South Korea’s Samsung Heavy Industries has achieved a milestone in the pursuit of sustainable maritime solutions as it received Approval in Principal (AiP) from Norwegian classification society DNV for a floating CO2 storage unit (FCSU).
The FCSU, which was jointly developed with Malaysian energy giant Petronas' shipping subsidiary MISC, marks a pivotal moment in Samsung's commitment to combating climate change, the company said.
The FCSU measures 330 metres in length and 64 metres wide. This behemoth, which is equipped with highly-pressurised tanks boasting total storage capacity of 100,000 cubic metres, is designed to store liquefied carbon dioxide at temperatures plummeting below minus 50 degrees Celsius.
With an injection module mounted atop the FCSU's hull, the vessel is capable of transporting 5 million tonnes per annum of carbon dioxide for injection below the seabed.
The amount of carbon dioxide that can be sequestered by this technology is equivalent to the emissions generated by approximately 3.3 million passenger cars annually, Samsung Heavy Industries said on its website.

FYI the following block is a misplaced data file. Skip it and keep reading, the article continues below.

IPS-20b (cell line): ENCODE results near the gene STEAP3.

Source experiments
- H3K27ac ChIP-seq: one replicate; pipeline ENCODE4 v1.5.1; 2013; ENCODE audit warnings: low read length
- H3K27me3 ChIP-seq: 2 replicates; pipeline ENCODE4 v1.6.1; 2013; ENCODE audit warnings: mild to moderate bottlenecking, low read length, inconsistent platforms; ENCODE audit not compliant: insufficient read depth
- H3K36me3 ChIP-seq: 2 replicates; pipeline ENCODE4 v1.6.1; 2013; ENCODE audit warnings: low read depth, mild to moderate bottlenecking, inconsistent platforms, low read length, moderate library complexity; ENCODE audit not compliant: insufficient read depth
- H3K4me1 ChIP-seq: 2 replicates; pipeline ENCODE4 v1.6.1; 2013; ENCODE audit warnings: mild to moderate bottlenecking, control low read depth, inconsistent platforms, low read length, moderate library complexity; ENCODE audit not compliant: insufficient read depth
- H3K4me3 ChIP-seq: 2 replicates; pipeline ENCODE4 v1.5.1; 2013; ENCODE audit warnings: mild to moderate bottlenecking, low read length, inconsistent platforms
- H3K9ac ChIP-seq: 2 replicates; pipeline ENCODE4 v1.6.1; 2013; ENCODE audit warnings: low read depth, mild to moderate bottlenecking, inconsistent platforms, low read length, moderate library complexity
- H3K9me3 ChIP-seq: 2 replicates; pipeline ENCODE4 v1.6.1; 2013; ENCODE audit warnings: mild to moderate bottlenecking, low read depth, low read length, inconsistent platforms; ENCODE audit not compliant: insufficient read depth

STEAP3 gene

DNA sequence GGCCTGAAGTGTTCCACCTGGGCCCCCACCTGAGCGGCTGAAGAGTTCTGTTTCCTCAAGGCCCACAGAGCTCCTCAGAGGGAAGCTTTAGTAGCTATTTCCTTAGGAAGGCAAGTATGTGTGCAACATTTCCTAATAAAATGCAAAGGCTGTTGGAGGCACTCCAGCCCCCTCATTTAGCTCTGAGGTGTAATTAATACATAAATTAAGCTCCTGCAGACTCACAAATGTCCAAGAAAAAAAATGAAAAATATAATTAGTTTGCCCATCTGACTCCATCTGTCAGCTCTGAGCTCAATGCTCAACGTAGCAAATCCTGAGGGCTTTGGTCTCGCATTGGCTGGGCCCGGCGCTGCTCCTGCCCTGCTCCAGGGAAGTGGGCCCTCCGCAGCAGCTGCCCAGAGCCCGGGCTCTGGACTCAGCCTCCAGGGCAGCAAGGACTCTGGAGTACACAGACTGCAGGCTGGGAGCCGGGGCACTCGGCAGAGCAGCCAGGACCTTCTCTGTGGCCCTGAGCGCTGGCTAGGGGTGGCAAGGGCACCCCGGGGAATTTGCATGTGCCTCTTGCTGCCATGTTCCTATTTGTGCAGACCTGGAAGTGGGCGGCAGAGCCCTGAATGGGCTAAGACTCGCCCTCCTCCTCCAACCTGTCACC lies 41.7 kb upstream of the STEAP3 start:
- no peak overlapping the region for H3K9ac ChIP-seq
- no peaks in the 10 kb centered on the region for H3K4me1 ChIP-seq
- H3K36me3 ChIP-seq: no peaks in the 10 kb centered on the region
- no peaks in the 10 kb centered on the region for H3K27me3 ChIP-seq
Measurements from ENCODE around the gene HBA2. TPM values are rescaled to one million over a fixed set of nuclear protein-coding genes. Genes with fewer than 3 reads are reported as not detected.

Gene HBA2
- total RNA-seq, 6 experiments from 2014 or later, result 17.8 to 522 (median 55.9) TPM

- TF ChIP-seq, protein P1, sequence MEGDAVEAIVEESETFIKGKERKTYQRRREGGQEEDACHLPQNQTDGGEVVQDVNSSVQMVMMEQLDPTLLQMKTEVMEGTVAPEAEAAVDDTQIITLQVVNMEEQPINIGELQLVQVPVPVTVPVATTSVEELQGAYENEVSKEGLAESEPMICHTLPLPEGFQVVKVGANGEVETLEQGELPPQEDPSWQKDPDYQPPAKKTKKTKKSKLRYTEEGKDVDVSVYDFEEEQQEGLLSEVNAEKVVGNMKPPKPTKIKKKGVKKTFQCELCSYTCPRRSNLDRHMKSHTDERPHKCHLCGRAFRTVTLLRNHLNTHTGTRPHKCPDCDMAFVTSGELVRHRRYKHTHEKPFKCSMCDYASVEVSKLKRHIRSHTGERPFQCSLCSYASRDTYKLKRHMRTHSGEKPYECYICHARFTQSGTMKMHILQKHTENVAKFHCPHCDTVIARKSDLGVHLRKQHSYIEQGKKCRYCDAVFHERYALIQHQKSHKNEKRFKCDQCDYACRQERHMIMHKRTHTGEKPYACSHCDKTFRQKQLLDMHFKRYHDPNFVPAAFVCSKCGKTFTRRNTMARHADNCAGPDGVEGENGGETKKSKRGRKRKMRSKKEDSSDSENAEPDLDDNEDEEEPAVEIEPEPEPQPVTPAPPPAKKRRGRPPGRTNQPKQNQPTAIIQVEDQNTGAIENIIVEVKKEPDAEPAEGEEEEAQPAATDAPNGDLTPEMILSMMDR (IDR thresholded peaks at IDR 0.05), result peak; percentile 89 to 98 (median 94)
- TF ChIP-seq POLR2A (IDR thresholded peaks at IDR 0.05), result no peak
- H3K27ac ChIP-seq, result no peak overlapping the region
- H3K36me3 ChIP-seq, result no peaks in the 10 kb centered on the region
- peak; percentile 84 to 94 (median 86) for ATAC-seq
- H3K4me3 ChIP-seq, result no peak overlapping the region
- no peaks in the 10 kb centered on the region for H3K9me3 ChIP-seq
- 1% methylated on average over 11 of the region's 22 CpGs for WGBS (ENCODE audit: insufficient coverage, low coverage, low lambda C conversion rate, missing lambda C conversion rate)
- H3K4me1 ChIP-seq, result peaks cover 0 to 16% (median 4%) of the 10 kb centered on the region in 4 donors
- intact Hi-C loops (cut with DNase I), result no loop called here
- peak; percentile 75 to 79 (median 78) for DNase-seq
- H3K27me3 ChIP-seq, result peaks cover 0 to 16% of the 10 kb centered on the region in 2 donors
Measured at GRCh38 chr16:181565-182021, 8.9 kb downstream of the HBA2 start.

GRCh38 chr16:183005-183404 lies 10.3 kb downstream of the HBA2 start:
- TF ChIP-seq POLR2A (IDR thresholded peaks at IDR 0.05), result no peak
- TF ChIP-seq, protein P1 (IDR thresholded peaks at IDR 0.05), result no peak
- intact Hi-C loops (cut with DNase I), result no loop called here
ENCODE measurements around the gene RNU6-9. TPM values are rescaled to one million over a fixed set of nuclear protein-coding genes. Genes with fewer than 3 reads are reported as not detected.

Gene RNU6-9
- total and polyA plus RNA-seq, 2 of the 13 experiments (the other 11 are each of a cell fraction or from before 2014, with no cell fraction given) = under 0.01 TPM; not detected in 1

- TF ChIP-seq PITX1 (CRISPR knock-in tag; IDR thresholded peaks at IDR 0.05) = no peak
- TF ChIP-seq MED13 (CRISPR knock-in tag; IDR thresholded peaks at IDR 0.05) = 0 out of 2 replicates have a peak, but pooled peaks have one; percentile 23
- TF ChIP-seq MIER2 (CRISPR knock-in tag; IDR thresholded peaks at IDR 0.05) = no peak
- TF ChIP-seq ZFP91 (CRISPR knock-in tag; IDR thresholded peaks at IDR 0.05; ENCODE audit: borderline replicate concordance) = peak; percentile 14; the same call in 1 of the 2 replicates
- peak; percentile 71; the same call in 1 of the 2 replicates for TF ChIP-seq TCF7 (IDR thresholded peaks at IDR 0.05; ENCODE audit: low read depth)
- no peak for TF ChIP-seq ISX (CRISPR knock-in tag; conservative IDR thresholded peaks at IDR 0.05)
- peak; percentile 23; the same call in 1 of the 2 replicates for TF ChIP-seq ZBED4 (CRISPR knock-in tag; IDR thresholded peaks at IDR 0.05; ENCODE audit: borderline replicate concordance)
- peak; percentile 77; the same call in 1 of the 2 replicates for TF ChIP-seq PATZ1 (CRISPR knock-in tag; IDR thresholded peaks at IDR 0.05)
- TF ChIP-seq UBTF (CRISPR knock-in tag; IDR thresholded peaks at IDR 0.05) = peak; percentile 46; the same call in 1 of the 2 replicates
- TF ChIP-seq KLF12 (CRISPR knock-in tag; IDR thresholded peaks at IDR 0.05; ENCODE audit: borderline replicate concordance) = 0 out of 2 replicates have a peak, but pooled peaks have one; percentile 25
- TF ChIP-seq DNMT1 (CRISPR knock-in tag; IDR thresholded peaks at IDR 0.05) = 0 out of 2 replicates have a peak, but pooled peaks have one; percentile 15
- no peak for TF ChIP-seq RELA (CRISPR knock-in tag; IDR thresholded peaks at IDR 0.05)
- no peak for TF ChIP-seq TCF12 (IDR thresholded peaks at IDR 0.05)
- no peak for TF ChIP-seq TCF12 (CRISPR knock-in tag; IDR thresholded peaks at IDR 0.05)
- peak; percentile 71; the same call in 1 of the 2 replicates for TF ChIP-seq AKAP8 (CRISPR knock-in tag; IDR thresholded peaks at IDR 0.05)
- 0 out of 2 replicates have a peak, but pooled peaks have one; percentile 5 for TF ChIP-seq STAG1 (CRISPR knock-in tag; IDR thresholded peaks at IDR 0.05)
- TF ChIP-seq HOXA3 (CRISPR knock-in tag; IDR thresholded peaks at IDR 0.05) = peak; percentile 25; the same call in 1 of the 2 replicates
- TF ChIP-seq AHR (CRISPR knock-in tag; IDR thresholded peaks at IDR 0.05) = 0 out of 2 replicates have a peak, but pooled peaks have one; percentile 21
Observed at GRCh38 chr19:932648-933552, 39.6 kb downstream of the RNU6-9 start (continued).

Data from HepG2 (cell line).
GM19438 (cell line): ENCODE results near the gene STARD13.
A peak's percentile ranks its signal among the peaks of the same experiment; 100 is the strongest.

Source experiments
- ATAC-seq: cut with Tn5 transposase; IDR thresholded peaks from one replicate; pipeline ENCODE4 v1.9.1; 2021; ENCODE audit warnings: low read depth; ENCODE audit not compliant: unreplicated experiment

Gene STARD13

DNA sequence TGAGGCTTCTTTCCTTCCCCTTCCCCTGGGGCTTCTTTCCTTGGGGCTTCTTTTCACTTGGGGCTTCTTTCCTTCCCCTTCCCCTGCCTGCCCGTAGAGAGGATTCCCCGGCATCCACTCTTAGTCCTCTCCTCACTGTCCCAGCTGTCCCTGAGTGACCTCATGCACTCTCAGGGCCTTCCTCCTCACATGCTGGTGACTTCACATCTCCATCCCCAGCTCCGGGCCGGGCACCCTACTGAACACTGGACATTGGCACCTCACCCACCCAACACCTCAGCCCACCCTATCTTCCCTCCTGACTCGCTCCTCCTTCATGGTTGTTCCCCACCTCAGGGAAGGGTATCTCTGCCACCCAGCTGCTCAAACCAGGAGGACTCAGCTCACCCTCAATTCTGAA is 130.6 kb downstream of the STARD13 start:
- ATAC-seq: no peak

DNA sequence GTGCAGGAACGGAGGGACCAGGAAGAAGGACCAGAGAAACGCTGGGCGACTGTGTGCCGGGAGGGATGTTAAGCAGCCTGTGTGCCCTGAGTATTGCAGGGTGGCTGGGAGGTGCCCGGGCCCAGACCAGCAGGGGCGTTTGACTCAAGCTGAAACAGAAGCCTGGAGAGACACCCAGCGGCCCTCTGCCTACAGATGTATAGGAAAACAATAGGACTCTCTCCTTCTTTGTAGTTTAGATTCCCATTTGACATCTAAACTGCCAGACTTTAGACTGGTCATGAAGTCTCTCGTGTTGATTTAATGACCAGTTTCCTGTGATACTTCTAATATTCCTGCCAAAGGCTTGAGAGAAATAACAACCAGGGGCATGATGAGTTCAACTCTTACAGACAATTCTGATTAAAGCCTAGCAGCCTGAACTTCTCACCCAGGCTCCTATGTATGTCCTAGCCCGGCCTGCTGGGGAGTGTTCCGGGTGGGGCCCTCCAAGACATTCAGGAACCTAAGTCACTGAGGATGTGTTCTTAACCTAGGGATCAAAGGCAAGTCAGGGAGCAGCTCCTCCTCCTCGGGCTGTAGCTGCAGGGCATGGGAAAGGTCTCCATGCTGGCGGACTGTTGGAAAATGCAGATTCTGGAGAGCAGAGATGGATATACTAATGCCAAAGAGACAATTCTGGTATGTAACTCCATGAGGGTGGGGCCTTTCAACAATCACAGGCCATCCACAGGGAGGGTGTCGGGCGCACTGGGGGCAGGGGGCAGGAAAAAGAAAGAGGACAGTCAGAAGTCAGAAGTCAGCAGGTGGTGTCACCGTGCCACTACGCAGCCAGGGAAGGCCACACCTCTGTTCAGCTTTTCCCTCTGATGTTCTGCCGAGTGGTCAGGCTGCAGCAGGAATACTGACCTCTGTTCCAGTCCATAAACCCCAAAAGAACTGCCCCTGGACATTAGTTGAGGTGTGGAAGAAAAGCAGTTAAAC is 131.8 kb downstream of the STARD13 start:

Since early this year, the contractor, in close collaboration with MISC, has embarked on a journey of conceptual exploration to drive CCS commercialisation.
In tandem, MISC has charted a strategic course to develop a robust business model for CO2 storage in offshore depleted gas fields in Malaysia.
Samsung Heavy Indsustries added it is poised to supply FCSUs that will play an integral role in supporting the implementation of CCS projects on a global scale.
Gyoon-joong Yoon, head of the offshore engineering management team at Samsung Heavy Industries, said: "Our offshore business is expanding its territory beyond existing oil and gas production equipment, such as FPSO and FLNG. Our portfolio now encompasses a range of environmentally friendly products, spanning from offshore wind power and nuclear power (SMR) to CCS."